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Technology Transfer Partnership Opportunities

The USGS encourages technology transfer and use of its research developments and technologies by the private sector. As part of technology transfer, the USGS is interested in forming collaborative partnerships, such as Cooperative Research and Development Agreements (CRADAs), with interested participants. The following are USGS research projects offering an opportunity for partnerships between the private sector and USGS:

New Protocol Verifies Sterility of Newly Hatched Fish
Scientists of the USGS's Biological Resources Discipline have developed a procedure that could save commercial producers of triploid grass carp between $2000 and $3000 per pond. Instead of producers stocking and maintaining newly-hatched fish for nearly a month before analyzing individuals, they could use a simple and rapid procedure developed by USGS biologists to cut back on that time, labor and wasted space. This is likely to apply to other species used for triploidy induction such as black carp for snail and zebra mussel control, bighead carp for filtering water, and crappie for recreational fishing.
Model of Animal Behavior - MOAB
The U.S. Geological Survey (USGS) seeks a private industry partner to work with it through a CRADA to create a more-user friendly commercial version of the existing Model of Animal Behavior program. MOAB can be used in studies of how animals interact with each other and the importance of landscape and environment in an animals existence.
Three-Component Borehole Seismometer for Earthquake Seismology
Scientists at the U.S. Geological Survey (USGS) have developed a three-component borehole seismometer with leveling capability for use during earthquake site response studies. The USGS is seeking company partners to commercialize this technology.
Air-Powed Impulsive Shear-Wave Source With Repeatable Signals
Researchers at the U.S. Geological Survey (USGS) have designed an instrument that can be used by engineers, consultants, municipalities, and in other geophysical applications to help provide information needed to monitor and plan for earthquakes.The USGS is interested in making the device commercially available. It is seeking business partners to refine and test the instrument and to market it.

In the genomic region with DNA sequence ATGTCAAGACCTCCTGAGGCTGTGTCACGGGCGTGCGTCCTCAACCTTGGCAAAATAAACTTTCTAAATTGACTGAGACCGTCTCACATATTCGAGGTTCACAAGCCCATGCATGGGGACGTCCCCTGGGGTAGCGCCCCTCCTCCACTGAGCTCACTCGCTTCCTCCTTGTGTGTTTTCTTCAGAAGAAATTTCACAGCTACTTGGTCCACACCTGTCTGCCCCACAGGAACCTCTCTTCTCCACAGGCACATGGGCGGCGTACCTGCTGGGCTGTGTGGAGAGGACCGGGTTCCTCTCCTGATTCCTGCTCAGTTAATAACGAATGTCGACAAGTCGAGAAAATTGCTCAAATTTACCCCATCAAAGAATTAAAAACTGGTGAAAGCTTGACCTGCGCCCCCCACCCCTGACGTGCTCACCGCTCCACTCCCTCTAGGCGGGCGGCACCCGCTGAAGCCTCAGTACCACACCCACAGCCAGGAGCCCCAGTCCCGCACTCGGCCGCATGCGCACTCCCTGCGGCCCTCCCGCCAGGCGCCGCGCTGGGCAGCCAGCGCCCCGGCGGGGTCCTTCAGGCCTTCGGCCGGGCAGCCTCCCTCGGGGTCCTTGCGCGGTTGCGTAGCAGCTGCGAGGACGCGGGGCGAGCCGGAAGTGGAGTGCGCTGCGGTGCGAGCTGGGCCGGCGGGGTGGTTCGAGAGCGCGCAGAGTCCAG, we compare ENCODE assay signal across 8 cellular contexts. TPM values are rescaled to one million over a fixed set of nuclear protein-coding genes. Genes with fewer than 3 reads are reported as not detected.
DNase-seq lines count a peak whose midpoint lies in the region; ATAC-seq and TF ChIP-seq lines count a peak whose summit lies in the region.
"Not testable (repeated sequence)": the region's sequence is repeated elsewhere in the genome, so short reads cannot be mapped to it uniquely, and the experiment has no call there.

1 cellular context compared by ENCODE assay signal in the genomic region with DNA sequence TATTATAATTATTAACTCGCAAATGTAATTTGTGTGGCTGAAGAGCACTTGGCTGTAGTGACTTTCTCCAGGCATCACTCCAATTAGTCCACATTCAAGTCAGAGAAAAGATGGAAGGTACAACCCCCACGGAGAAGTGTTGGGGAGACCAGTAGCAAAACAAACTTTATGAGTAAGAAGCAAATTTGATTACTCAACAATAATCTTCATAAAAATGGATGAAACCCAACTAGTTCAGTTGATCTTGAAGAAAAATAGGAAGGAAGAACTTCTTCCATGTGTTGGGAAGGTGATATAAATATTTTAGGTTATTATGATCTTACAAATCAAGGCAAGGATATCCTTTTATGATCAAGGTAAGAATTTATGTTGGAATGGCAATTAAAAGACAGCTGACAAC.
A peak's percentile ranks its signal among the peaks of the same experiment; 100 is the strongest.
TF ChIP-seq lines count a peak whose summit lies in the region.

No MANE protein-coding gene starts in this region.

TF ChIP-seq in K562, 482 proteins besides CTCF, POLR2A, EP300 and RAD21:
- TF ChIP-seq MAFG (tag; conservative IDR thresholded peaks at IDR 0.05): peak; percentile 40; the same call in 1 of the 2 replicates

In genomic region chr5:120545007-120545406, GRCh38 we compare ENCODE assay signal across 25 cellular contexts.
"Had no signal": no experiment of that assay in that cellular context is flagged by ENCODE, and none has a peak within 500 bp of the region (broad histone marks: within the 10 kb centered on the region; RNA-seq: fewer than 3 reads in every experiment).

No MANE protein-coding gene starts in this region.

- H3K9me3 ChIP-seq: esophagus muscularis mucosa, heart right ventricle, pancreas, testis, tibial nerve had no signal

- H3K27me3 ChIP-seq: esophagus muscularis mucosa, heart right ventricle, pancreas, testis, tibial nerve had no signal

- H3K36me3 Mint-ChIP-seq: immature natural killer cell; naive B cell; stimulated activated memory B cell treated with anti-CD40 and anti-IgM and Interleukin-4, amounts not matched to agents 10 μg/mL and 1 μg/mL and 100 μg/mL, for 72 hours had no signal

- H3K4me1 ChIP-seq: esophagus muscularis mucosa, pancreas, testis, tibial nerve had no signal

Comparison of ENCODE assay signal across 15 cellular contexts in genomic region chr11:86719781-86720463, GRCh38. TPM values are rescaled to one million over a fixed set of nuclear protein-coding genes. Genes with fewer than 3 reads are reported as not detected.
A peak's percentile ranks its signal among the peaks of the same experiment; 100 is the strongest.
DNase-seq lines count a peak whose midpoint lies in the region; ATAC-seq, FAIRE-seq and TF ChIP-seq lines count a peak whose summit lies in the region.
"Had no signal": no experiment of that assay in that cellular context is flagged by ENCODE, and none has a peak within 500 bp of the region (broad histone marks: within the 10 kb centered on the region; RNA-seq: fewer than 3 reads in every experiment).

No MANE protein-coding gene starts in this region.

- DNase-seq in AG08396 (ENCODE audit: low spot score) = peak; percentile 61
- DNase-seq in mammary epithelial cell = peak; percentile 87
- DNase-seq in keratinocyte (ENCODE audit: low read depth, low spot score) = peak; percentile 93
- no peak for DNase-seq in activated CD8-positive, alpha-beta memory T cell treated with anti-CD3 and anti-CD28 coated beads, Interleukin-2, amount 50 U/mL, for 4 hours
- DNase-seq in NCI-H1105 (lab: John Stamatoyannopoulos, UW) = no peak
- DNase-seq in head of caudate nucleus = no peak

New Technique Treats Acid Mine Drainage
Scientists and engineers at the USGS's Biological Resources Discipline have developed a new way of treating and restoring water degraded by acid mine drainage (AMD).The system will super-treat the acid mine drainage and will provide the effluent acidity and alkalinity required while also allowing side stream treatment. Preliminary economic evalu ations indicate a savings in treatment of between 21 and 77% over conv entional systems.
Development of Corrosion-Resistant Hydrothermal Cells
Researchers at the USGS have designed and constructed two laboratory test cells--a flexible and a fixed--that provide a new level of experimental capability in terms of corrosion resistance. The USGS is seeking an industrial partner to work with it through a CRADA to assist in testing and refining the cells.
Controlled-Release Fertilizers Using Zeolites.
The USGS has experimented with zeolites to help control the release of fertilizer nutrients in soil. The use of soluble fertilizers can lead to water pollution and to wasted nutrients.
Selenate Removal From Waste Water
This patented method is available for license from the USGS and for collaborative development. Microbial agents are used to removed nitrates and toxic selenium compounds from waste water.
CD-ROM Training Program on the Hazards of Volcanic Ash to Aviation
A CRADA partnership is being sought to refine and develop an interactive training system for alerting airline pilots to the hazards of volcanic ash and ash clouds.
Aquatic Contaminants in Colloidal Phases and Humic Complexes
The USGS has developed sampling and isolation techniques to determine the size and chemical form of trace metal and organic contaminants in ground and surface waters. Materials obtained by these techniques can be characterized to assess chemical reactions responsible for the contaminant associations. The USGS wants partners to assist in developing this technology for uses in environmental remediation.
A Computer Program for Calculating Mineral Size Distributions from X-ray Diffraction Data
USGS scientists have developed a computer code that calculates crystallite size distributions and strain for minerals from X-ray diffraction data. The program would be useful to many types of manufacturers who use or synthesize clay-size crystalline materials.
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